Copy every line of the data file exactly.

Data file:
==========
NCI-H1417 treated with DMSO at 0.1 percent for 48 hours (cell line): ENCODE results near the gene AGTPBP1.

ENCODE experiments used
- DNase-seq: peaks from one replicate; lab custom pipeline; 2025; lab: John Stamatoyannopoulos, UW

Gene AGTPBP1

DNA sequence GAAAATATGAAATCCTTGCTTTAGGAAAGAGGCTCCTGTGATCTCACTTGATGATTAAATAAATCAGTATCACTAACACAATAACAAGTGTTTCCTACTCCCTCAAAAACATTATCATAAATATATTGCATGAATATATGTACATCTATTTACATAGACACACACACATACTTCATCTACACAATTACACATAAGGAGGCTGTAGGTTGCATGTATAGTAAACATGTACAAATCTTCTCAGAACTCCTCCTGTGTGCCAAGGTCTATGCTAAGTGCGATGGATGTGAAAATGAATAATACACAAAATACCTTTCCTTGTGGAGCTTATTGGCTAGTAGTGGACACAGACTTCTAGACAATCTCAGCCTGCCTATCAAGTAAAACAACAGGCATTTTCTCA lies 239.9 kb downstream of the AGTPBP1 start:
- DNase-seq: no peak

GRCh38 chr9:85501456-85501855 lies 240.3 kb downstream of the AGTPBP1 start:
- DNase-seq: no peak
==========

NCI-H1417 treated with DMSO at 0.1 percent for 48 hours (cell line): ENCODE results near the gene AGTPBP1.

ENCODE experiments used
- DNase-seq: peaks from one replicate; lab custom pipeline; 2025; lab: John Stamatoyannopoulos, UW

Gene AGTPBP1

DNA sequence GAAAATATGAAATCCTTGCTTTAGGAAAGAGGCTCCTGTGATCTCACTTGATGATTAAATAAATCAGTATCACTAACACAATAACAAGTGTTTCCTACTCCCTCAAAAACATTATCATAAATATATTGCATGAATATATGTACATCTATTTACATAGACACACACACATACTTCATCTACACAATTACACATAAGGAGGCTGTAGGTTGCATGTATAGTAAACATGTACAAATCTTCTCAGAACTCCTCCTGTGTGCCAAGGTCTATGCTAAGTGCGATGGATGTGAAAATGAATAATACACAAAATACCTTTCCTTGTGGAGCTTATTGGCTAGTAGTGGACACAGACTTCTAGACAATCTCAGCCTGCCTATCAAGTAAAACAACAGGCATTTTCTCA lies 239.9 kb downstream of the AGTPBP1 start:
- DNase-seq: no peak

GRCh38 chr9:85501456-85501855 lies 240.3 kb downstream of the AGTPBP1 start:
- DNase-seq: no peak